by walldoo99 / January 9, 2016 5:40 AM PST

If you really want to screw yourself up, just install PC Matic. I would get that crap off your computer.
How To Screw Up Your Computer 101,Step 1: install PC Matic. Step 2: wait.

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Upgrading
by Bandido51 / January 9, 2016 4:41 AM PST
In reply to: Windows 11 ??

This is more of a question rather then a reply:
Why are people being forced to upgrade, what are the hidden factors?
If Windows 10 is so much similar to Windows 8.1
Last factor: Edge which is included gets kicked out by the Norton's Virus Program.
Watch closely, the Wi-Fi, wireless like WNDA 4100 driver does not function at full capacity and it is unstable, you will have to go online and find the Windows 10 net gear driver (1.20.14). who knows what else is wrong and yes it keeps taps on what is happening.

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Norton
by Hforman / January 15, 2016 9:17 PM PST
In reply to: Upgrading

Norton came out with a new version to support Win 10. So, if you were running an older version of Norton when you upgraded the OS to Win 10, you probably needed to go with the upgraded Norton. That is kind of the way things work. You change one thing and other things stop working, especially if they are like Norton that needs to hook itself into the OS in order to run full protection (It also hooks into your drivers as well).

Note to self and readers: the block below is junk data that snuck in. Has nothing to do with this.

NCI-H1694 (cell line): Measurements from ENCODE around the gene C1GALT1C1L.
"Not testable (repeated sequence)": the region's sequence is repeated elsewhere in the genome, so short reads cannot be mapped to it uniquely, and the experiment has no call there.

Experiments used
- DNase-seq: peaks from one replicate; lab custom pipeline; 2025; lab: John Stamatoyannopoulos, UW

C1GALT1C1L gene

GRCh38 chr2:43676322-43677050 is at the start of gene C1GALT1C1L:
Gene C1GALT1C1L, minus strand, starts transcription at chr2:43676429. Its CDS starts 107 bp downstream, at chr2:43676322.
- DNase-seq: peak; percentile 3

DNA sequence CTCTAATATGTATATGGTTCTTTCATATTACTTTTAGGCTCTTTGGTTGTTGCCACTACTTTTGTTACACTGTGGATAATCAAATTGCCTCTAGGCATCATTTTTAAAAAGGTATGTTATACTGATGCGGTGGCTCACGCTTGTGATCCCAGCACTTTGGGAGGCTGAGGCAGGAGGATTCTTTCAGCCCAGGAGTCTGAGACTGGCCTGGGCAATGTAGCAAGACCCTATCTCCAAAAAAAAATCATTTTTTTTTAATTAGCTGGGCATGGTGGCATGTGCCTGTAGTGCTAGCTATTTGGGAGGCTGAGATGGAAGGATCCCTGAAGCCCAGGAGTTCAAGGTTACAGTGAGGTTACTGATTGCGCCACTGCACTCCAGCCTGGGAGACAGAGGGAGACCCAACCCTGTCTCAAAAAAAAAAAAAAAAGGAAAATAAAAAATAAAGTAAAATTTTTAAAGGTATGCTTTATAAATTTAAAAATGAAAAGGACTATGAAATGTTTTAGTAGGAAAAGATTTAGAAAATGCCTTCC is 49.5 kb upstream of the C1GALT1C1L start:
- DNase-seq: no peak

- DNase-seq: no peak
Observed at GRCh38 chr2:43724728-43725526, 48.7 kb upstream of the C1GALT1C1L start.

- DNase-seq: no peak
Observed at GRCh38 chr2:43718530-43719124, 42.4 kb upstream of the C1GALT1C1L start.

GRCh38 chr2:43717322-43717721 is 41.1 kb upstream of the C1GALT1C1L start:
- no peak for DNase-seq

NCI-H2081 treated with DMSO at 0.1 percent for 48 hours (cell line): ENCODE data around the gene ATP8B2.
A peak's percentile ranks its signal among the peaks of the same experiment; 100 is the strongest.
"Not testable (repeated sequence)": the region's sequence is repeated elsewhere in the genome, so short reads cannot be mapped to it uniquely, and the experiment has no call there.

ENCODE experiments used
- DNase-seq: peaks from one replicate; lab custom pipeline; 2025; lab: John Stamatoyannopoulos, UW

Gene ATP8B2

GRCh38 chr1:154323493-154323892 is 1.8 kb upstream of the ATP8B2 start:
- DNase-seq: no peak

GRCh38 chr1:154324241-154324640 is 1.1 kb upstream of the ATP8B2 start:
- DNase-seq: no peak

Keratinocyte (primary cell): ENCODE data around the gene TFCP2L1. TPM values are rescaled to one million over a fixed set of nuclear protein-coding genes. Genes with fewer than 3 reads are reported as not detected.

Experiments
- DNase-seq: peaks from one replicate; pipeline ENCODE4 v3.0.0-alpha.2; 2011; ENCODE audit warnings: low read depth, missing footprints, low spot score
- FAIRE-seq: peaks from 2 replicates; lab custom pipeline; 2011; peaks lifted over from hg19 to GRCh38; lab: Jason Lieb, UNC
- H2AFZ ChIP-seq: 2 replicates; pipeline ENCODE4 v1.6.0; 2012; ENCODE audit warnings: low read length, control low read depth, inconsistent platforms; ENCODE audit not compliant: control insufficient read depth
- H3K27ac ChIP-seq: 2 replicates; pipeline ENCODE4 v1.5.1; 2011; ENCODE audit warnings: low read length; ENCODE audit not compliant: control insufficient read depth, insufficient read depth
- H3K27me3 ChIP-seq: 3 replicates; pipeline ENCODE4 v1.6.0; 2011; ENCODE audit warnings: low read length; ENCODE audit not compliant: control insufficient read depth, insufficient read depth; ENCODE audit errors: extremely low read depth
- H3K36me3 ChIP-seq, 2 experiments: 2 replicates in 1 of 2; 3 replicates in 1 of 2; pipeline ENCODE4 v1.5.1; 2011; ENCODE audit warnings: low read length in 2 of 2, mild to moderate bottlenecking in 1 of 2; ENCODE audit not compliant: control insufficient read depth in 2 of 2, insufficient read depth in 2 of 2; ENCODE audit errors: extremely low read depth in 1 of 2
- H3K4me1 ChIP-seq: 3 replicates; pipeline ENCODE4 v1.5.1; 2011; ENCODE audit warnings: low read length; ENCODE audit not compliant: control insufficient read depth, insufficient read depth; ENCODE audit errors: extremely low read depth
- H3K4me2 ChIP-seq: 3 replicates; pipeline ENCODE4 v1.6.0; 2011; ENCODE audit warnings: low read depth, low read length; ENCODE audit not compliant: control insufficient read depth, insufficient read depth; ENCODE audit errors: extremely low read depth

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Not exactly a simple answer.
by Zorched / December 18, 2015 5:16 PM PST

Understand that there's a couple factors here. If you're upgrading to Windows 10 for free, the first time you do it you HAVE to upgrade it. It creates a signature of sorts based on what hardware/OS is in the system and uploads the signature to MS. If you don't do the upgrade the first time, they will harass you to pay for the OS.

Once you've upgraded the first time, then you can do a clean install.

To be honest, a lot of installed programs make changes to their configs based on what OS they're installed to. This could cause problems. Because of this, Steam has historically made me re-download all the installed games every time I installed a new version of an OS.

If after the upgrade, the OS and programs works fine, then great. If not, be prepared to do a clean install. To be fair, the upgrader routines on the newer OSs have gotten better.
Caveats abound though. Going from XP to Vista or 7/8/10 MUST do a clean install, especially since you're likely going from a 32 to 64bit OS. Vista was such a steaming pile that I suggest a clean install when upgrading from this one if at all possible.

Post was last edited on January 8, 2016 5:36 PM PST

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Vista updated pretty much IS windows 7
by MrKnobs / January 8, 2016 9:32 PM PST

Vista after all the service packs and updates ended up essentially Win7 minus the "junction" points and most of the security pains. It's actually not bad at all, I kept one laptop with Vista on it.